“If you are in an area where the disease continues to spread in the community, you need to take certain measures,” said Azar. “We are counting on local leaders to implement and interpret this according to the local situation. But we have to get this economy and our people out – work, go back to school, because there are serious health consequences from what we went through. ”

About NBC’s “Meet the Press”, Trump’s business advisor Peter Navarro, policy coordinator of the Defense Production Act, said critics that the White House should have made more use of the Defense Production Act to obtain medical supplies and personal protective equipment is “completely wrong. He also argued that keeping people under “lockdown” could ultimately “kill many more people.”

“Because we basically closed our hospitals for everything except Covid, the women didn’t get mammograms or cervical exams for cancer. We were unable to perform any other heart or kidney procedures. And it will kill people too, “said Navarro on Sunday. “So if you contrast like this complete lockdown – where some members of the medical community just want to run and hide until the virus is gone – it’s not only going to have a huge impact on the American economy, but it will kill many more people than the virus, the China virus, would ever do. ”

Navarro also sought to blame the early problems with the CDC’s coronavirus tests. The agency, he said on Sunday, “really dropped the country with the tests. Because not only did they keep the tests within the bureaucracy, but they had a bad test. “

Another Friday night shot

With Americans distracted by the toll of the pandemic, the president took advantage of the moment to execute a dismissal on Friday evening of the State Department inspector general who helped lawmakers during the dismissal investigation – a decision that provoked outrage from Democrats and warnings from Republican Senses. Chuck Grassley of Iowa and Mitt Romney of Utah.

State Department Inspector General Steve Linick was the fourth independent government watchdog that Trump was either fired or moved to replace perceived charges in the months following his acquittal in February that the officials were disloyal, critical of his administration or simply relapse. democratic administrations.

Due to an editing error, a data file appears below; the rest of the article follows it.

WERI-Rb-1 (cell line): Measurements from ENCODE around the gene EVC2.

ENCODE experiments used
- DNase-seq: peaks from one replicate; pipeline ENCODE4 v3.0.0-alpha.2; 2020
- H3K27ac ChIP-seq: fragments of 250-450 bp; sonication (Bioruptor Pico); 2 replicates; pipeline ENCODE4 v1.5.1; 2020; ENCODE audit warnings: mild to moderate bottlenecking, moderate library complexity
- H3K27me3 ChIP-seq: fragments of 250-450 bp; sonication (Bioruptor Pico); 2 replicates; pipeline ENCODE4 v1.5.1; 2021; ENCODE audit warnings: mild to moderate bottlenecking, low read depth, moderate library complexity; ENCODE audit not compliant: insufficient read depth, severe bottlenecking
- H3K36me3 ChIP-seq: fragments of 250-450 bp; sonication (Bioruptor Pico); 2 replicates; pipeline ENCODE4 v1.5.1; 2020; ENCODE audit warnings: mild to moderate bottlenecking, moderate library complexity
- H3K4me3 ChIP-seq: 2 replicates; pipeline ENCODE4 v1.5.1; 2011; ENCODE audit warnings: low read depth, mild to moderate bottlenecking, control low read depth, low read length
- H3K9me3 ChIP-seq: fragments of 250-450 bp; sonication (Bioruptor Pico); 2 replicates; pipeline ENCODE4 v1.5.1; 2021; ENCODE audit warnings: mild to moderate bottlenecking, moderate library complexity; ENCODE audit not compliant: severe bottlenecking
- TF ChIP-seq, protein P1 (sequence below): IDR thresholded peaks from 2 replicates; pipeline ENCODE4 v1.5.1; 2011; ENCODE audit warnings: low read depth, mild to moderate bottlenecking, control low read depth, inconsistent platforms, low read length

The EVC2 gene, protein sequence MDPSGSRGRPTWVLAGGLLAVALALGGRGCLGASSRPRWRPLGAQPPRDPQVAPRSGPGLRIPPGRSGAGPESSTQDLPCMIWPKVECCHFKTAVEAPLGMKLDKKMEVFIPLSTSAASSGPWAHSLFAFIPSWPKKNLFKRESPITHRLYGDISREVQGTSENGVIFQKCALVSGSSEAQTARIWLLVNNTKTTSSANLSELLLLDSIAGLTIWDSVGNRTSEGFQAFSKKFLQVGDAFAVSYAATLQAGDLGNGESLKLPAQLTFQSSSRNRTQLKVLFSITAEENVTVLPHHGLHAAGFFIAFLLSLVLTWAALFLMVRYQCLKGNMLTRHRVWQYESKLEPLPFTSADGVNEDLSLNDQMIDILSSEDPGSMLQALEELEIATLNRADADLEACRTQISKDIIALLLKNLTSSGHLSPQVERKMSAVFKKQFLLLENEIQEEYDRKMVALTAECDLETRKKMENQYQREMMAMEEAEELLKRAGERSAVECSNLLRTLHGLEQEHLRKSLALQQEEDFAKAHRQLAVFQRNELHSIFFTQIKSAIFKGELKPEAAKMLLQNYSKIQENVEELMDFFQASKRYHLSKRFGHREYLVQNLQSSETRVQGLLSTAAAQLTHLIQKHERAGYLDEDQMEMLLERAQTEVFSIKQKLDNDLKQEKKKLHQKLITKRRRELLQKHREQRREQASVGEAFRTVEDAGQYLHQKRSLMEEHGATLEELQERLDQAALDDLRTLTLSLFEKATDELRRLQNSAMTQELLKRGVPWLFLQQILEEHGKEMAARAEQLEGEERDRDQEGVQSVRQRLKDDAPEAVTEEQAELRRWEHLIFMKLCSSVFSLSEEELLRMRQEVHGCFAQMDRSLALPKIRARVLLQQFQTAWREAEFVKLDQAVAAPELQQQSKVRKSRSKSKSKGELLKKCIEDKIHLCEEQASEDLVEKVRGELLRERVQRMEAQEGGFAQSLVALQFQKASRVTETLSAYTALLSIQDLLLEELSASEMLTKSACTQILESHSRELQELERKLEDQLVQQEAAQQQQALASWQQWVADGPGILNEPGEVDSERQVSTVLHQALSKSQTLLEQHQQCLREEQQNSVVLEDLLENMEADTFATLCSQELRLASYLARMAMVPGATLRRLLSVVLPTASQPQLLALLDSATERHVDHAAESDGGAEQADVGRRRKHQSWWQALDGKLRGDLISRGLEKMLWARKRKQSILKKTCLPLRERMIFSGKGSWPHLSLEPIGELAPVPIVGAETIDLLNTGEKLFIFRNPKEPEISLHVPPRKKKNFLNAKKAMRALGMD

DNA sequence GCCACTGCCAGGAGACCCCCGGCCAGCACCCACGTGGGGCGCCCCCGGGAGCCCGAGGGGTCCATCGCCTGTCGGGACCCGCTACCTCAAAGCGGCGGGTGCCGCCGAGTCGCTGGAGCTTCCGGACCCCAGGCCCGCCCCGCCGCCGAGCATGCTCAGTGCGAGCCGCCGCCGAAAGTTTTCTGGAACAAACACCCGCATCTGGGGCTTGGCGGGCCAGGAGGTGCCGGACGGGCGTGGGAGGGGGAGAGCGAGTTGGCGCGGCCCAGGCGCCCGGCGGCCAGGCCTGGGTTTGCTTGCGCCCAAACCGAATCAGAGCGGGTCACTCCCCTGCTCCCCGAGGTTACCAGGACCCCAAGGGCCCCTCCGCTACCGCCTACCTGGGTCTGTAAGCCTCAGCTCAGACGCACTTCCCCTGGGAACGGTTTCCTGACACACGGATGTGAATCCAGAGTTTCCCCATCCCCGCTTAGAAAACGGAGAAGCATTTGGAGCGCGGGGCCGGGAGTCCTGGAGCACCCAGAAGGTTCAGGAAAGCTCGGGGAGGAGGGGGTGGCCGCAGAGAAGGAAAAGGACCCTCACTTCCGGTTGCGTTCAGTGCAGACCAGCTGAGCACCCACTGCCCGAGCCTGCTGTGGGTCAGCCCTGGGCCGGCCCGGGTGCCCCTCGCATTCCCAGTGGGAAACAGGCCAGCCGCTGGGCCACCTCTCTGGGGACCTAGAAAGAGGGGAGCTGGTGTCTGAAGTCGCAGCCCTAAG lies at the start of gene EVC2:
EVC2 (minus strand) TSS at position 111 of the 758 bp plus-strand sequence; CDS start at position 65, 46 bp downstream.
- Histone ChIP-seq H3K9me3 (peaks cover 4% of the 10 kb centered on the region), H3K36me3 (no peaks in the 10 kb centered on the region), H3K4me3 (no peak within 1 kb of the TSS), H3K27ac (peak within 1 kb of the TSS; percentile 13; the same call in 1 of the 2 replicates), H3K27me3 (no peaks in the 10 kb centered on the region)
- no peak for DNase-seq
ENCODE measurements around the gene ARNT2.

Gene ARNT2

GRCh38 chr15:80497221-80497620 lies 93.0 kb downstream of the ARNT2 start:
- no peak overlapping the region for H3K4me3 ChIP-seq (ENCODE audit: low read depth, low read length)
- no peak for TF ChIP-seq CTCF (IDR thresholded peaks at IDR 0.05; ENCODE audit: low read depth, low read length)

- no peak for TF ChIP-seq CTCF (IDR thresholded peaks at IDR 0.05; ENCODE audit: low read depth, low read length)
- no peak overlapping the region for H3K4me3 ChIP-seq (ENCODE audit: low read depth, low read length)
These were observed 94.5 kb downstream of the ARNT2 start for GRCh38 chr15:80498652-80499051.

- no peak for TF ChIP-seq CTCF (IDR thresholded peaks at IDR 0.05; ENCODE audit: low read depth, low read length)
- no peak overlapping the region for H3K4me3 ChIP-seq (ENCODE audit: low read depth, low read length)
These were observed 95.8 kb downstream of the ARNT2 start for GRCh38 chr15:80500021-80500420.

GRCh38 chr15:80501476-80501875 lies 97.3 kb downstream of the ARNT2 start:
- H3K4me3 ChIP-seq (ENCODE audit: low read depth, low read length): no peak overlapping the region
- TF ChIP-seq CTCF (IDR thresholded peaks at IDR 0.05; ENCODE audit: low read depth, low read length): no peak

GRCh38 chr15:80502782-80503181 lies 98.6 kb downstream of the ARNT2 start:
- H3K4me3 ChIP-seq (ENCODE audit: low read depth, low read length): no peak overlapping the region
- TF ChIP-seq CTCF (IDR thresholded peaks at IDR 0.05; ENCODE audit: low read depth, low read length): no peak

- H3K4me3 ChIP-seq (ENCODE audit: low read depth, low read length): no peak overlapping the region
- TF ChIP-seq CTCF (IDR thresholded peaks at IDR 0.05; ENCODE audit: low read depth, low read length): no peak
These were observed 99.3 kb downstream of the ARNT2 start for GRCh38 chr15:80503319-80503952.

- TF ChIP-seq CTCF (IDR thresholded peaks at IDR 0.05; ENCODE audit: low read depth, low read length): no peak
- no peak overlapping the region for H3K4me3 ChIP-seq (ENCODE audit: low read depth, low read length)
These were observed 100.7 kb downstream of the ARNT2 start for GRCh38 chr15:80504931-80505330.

Romney, the only GOP senator who voted to condemn Trump for the abuse of power, tweeted that “the layoffs of several inspectors general are unprecedented; to do so without valid reason jeopardizes the independence essential to their objective. It is a threat to responsible democracy and a crack in the constitutional balance of power. ”

Linick’s dismissal was similar to Friday’s dismissal on Friday evening in April of Michael Atkinson, the inspector general of the intelligence community who alerted Congress to the anonymous whistleblower complaint in Ukraine. In both cases, Trump told congressional leaders that he must have “the greatest confidence” in the people named as inspectors general and that he had lost that confidence.

Vermont Senator Bernie Sanders – echoing his fellow Democrats who opened an investigation into the layoff – strongly criticized Linick’s layoff on Sunday during an appearance on ABC “This Week”.

“This president thinks he is above the law, he is above the critics. He wants to get away with everything he can, and he does not understand that in the function of government, you have a Congress, you have inspectors general who say, through the President, what you are doing is wrong and maybe illegal. It’s been the way it works since day one, “said Sanders.

President Nancy Pelosi told CBS on “Face the Nation” on Sunday that the White House had not provided reasons for the dismissal of the State Department inspector beyond the letter she had received from Trump on Friday. The dismissal of an inspector general who opened a potentially harmful investigation could be “illegal,” she said, adding that “even Republicans in Congress are worried.”

But if that’s true, only a few spoke, including Grassley, Romney and Republican Senator Susan Collins from Maine.

Senator Ron Johnson, Republican Chairman of the Homeland Security Committee, told CNN’s Tapper on “State of the Union” that he was satisfied with the administration’s explanations for Linick’s withdrawal.

“I don’t know if they’re going to provide a stronger rationale for doing so,” said Johnson. He also said that he and Grassley had a “real problem” with Linick’s “responsiveness” to a monitoring request, although he did not provide further details.

In a statement on Saturday, Grassley said the president was required to provide legislators with a written explanation for the dismissal of the inspectors general and said, “a general lack of confidence is simply not enough to satisfy Congress.”

Annie Grayer and Sarah Westwood contributed to this story.